Megadeth's Dave Mustaine: "People don't know me at all… they think they do, but they don't"

Megadeth leader Dave Mustaine talks Metallica, The Big Four and how he's "just getting started"…

Megadeth's Dave Mustaine: "People don't know me at all… they think they do, but they don't"
Amit Sharma

Dave Mustaine could well be the most misunderstood rock star of them all. He’s often portrayed as the bitter ex-Metallica guitarist who has rarely been seen without the quivering lip of a petulant child in the decades since his dismissal in 1983. But once you meet the real MegaDave you soon learn that he couldn’t be much more different. Disarmingly patient, judiciously curious and brilliantly sarcastic, the man speaking with Kerrang! today is one who cut his losses and came to terms with the past many, many moons ago.

The music that poured out of him in the aftermath of his life-changing exit from Metallica was the sound of bitter rage plotting the ultimate revenge. While he never quite surpassed the commercial zenith of his former bandmates, he did however manage to race beyond them in his need for speed – delivering music that felt pointedly faster and heavier.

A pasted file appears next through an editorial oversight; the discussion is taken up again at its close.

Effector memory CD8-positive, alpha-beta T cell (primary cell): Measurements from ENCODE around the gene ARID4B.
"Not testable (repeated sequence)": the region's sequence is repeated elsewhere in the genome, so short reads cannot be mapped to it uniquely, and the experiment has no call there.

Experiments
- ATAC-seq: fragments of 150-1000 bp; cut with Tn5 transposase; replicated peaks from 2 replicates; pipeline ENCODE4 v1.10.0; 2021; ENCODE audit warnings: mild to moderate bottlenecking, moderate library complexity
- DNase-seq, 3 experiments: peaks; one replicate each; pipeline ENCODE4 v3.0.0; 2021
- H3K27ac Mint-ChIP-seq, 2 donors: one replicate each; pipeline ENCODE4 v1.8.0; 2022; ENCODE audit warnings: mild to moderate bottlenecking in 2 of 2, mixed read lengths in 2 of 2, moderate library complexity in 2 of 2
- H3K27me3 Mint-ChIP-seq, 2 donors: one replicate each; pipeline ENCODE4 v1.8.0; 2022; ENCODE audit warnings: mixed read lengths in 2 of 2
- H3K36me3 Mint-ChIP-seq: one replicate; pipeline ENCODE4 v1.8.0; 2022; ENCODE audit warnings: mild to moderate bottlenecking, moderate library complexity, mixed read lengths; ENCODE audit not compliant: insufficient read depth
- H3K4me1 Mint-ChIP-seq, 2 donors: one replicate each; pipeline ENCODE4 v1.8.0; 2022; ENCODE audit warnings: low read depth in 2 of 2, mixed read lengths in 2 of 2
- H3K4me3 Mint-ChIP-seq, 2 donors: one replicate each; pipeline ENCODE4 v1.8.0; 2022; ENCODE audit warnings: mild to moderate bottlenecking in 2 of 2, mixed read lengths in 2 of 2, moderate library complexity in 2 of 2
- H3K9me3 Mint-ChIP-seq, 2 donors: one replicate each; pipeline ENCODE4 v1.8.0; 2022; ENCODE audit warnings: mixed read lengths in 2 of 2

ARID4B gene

Such maddening noises have long been his calling card, and while many of his peers have suffered from various levels of creative malnourishment or stylistic uncertainty over the years, time has proven the Megadeth visionary to be one of the more consistent and dependable of thrash’s pioneers.

Now 15 albums in, with numerous platinum certifications and GRAMMY nominations to his name – as well as a spot in the Rock & Rock Hall Of Fame for his time spent in Metallica, despite having not been invited to attend the ceremony by his ex-bandmates – here he passes judgement on the well-documented battles and tortuous paths that have led to where he is today…

How misunderstood do you feel all these years down the line?